Guest commentary by Cynthia F. Burse
Black History Month 2017 has been particularly interesting. Vice-president Mike Pence commemorated the occasion by paying tribute to Abraham Lincoln, rather than remembering and commending the countless contributions made by innumerable named and unnamed African-Americans whose minds and backs helped build and shape this country. President Donald Trump, on the other hand, expressed his admiration for Frederick Douglass. “Frederick Douglass,” he said, “is an example of somebody who’s done an amazing job and is being recognized more and more, I notice.” What Trump didn’t notice is that Douglass died in 1895.
This time of year is when I most reverently recall the uncontested history and predicament of my ancestors, who were stolen from their homes or sold into slavery in exchange for a bag of trinkets or gold. During the sea voyage to their new “home” many intentionally threw themselves overboard, preferring death to being made a slave. Many others survived slavery, sustained by the belief that God would one day deliver them. Others were murdered — beaten, whipped or shot to death — because they resisted being subjugated. Some eventually and successfully made the dangerous and tumultuous journey into freedom, and what kept body and soul together during the journey was an invisible system called the “Underground Railroad.” Reaching one’s destination depended as much on a runaway slave’s resourcefulness and good fortune as it did on the small and diverse network of people who assisted them — members of the free black community (who were the most active; Harriet Tubman was in this group), church leaders, abolitionists and other allies sympathetic to the cause. They did this work at great danger to themselves (fines, imprisonment, being branded a traitor or getting hanged were the outcomes for those caught helping a runaway slave), and in violation of state laws and the United States Constitution.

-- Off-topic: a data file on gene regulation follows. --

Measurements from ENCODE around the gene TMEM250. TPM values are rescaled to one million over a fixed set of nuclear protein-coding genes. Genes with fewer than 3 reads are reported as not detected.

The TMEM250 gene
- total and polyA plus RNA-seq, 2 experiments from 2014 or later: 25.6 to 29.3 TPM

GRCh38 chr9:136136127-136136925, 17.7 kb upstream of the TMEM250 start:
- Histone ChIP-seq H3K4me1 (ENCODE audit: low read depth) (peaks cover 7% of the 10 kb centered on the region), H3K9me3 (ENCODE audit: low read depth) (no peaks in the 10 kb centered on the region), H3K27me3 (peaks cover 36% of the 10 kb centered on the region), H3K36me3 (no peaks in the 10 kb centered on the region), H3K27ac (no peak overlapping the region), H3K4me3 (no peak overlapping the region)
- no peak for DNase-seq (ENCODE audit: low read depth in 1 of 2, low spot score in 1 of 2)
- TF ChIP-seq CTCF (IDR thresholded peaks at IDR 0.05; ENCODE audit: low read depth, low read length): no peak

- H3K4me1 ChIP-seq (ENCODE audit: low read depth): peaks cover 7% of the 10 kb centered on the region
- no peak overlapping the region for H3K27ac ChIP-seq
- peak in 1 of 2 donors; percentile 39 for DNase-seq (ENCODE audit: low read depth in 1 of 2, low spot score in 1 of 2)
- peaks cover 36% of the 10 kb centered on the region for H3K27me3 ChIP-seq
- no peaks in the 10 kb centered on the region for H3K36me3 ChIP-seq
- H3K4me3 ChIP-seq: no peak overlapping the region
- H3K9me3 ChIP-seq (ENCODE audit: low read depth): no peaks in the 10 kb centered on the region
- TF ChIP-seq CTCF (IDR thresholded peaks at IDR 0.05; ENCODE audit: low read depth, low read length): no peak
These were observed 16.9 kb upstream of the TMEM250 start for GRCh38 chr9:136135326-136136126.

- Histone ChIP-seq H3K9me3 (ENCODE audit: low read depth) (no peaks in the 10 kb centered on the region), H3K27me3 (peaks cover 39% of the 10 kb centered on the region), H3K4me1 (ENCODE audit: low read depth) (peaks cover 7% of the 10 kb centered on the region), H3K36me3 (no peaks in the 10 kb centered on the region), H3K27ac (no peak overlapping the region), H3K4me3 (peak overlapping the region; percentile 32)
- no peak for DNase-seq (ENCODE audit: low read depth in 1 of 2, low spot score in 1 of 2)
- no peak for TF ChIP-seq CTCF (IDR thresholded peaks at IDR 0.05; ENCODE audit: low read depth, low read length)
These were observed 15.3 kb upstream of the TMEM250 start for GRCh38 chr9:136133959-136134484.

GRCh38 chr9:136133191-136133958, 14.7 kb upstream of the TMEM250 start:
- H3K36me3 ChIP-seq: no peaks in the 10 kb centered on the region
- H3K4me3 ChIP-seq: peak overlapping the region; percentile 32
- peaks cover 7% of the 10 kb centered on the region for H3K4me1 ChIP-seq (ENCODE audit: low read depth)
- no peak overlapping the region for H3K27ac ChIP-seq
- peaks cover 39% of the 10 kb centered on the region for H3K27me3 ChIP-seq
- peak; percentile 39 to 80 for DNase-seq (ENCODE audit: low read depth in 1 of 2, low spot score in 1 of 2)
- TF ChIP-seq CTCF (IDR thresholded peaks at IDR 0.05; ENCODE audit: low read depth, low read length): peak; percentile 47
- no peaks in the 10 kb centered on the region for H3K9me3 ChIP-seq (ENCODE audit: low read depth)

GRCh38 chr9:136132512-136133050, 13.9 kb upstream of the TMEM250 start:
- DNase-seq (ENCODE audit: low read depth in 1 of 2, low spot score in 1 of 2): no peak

As news about President Trump’s determination to ban certain people from certain countries from entering America continues to unfold, I find myself also remembering the lives of Europe’s Jews who fled the extended reach and destruction of Nazi Germany. America has a long history, in the name of national security, of persecuting and denying entry to refugees fleeing violence. In May of 1939, 937 mostly Jewish passengers were denied entry to a Miami, Florida, port and sent back to Europe where a quarter of them died in the Holocaust. Thousands survived elsewhere, however, because they were harbored — sheltered — by courageous individuals who violated laws and edicts. Passport control officers of different nationalities and backgrounds ignored and defied orders of their own government by providing false passports and visas to ensure safe passage. Others illegally harbored Jews in tiny apartments and homes, on farms and even in convents. In a sign of solidarity a few even wore a Star of David, while some pastors used their status and protection by the church to hide refugees. Many of these “saviors” ended up living in obscurity or abject poverty. Others ended up being tortured, charged as anti-patriotic or enemies of the state, imprisoned by the Nazis, or sentenced to death — because they believed in a cause greater than themselves and did what was right. Solemn remembrance must also be given to the tens of thousands of people of Japanese ancestry, over 60 percent of whom were U.S. citizens, interned during World War II by order of then-president Franklin Roosevelt — in the name of national security.